All of the assessed biometrics in this study were greater in males, except the LT. Consistent with this study, Hashemi et al.[20] and He et al.[37] had reported that except for LT with contradicting results, of being greater in women, other biometrics were higher in men. These results are in accordance with other studies in populations from Nigeria,[21],[22],[36] Germany,[30] Australia,[28] USA,[6],[26] and Iceland.[29] Scientifically, larger ocular biometrics in male can be well explained by the normal biological feminine and masculine difference of facial and body features on the bases of sexual dimorphism in anthropometric measurements.[28],[36],[39],[40] Based on these findings, intergender differences in ocular refractive state are expected. Giving that the AL and ACD were the significantly higher metrics found in this study between both genders, they may play a more prominent role in the intergender difference in ocular refractive state compared to other ocular biometrics. It is interesting to note that a large difference of 0.68 mm in the mean values in AL between genders was observed in our study. Other studies had reported a mean value difference in AL of 0.5[27] and 0.31 mm[25] between genders. Gender is therefore an important determinant of ocular biometric parameters that need to be considered in the calculation of the IOL power for cataract surgeries, as shown by the appearance of the fifth-generation formula, the Hoffer-H-5, which uses the same basic structure as the Holladay 2 formula but considers gender and ethnicity to reduce the error associated with the use of generalized population regression factors.[25]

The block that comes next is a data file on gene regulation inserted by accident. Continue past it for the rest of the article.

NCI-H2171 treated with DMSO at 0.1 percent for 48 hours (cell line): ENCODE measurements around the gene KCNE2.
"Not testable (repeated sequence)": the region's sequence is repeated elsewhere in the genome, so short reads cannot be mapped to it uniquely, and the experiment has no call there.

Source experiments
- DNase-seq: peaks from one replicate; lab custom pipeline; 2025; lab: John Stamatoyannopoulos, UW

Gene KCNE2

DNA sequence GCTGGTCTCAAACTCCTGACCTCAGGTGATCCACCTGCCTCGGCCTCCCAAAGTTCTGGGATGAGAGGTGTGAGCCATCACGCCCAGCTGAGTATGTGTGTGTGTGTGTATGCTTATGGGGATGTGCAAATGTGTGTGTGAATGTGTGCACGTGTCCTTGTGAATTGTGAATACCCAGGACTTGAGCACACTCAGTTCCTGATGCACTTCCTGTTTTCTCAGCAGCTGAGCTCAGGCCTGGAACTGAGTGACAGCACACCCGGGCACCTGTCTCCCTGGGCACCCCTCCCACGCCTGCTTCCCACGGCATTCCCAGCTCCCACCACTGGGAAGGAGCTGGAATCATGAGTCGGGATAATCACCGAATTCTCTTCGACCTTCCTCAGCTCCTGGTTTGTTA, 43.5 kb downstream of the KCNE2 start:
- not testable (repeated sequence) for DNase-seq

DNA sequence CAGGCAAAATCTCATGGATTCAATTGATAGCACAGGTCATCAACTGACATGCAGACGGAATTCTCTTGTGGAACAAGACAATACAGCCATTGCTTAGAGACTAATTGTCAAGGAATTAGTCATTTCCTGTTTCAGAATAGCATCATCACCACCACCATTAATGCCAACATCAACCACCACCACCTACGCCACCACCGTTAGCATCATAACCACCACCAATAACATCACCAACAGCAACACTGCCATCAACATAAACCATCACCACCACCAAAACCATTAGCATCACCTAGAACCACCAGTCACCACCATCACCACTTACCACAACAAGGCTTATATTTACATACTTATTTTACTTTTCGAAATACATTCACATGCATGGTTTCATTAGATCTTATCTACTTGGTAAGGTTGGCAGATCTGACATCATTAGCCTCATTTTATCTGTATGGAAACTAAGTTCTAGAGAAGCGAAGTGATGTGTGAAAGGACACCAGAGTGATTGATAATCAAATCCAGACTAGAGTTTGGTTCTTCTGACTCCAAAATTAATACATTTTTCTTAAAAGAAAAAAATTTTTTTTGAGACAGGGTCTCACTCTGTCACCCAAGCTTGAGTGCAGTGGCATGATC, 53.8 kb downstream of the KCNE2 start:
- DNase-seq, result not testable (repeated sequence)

Conclusion Top


Age and sex are important factors influencing ocular biometrics. It may be important to consider them and potential biometric refinements made, in the calculation of IOL power for cataract surgeries as well as in corneal refractive surgeries.

Financial support and sponsorship

Nil.

Conflicts of interest

There are no conflicts of interest.